Whether in a noisy daycare center, home, or classroom, many of the environments children are exposed to are, undoubtedly, not acoustically ideal for speech processing. Yet, somehow, these toddlers are still able to acquire vocabularies consisting of hundreds of words. The current study explores the effect of background speech noise on children's early word learning (specifically, their ability to map a label onto an object). Three groups of children aged 32–36 months were taught two new words either in quiet, or in the presence of multi-talker babble at a +5 or 0 dB signal-to-noise ratio (SNR). They were then tested on their learning of these new word-to-object mappings. Children showed similar accuracy in all three conditions, suggesting that even at a 0 dB SNR, children were successfully able to learn new words.
This project was an undergraduate honors thesis for the first author. We particularly thank Dr. Yasmeen Faroqi Shah for serving on the committee and providing helpful feedback, and Giovanna Morini for assistance in experimental setup and many helpful discussions. We also thank Elizabeth Johnson's lab and George Hollich for the various coding and analysis programs used here. We thank the following for assistance in scheduling, testing, and coding participants: Mikayla Abrams, Faraz Ahsan, Jaclyn Albalah, Alison Arnold, Amelie Bail, Catherine Bender, Taryn Bipat, Devon Brunson, Alyssa Cook, Jennifer Coon, Sara Dougherty, Catherine Eaton, Lauren Evans, Andrea Fisher, Arielle Gandee, Sean Hendricks, Mina Javid, Esther Kim, Penina Kozovsky, Stephanie Lee, Perri Lieberman, Rachel Lieberman, Kelly McPherson, Vidda Moussavi, Molly Nasuta, Maura O'Fallon, Amanda Pasquarella, Allie Rodriguez, Rebecca Sherman, Katie Shniderman, Veronica Son, Ashley Thomas, Krista Voelmle, Kimmie Wilson, and Catherine Wu. This work was funded by a Maryland Center for Undergraduate Research Summer Fellowship, and by NSF grant 0642294 to UMD.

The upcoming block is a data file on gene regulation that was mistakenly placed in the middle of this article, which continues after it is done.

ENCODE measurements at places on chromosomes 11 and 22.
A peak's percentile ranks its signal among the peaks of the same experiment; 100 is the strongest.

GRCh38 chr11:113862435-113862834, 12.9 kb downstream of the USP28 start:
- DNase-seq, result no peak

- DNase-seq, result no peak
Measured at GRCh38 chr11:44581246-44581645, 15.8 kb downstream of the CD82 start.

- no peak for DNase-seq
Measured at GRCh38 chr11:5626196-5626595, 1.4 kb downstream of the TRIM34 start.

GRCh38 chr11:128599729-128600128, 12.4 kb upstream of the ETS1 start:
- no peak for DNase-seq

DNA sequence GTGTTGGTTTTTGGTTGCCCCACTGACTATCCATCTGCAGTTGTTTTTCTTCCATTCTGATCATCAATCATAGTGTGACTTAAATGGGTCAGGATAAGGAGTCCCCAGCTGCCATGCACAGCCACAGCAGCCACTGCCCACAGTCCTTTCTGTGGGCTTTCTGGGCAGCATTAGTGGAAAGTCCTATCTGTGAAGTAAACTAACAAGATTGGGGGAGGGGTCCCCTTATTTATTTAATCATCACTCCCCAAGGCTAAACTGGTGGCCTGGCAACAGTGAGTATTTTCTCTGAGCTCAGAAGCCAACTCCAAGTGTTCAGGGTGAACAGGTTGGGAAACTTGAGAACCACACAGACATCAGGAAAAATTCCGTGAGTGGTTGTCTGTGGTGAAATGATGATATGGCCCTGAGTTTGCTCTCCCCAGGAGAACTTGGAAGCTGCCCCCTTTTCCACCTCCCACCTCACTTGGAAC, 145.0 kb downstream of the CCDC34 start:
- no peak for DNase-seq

I. INTRODUCTION II. METHODS A. Participants B. Materials C. Procedure D. Coding III. RESULTS IV. DISCUSSION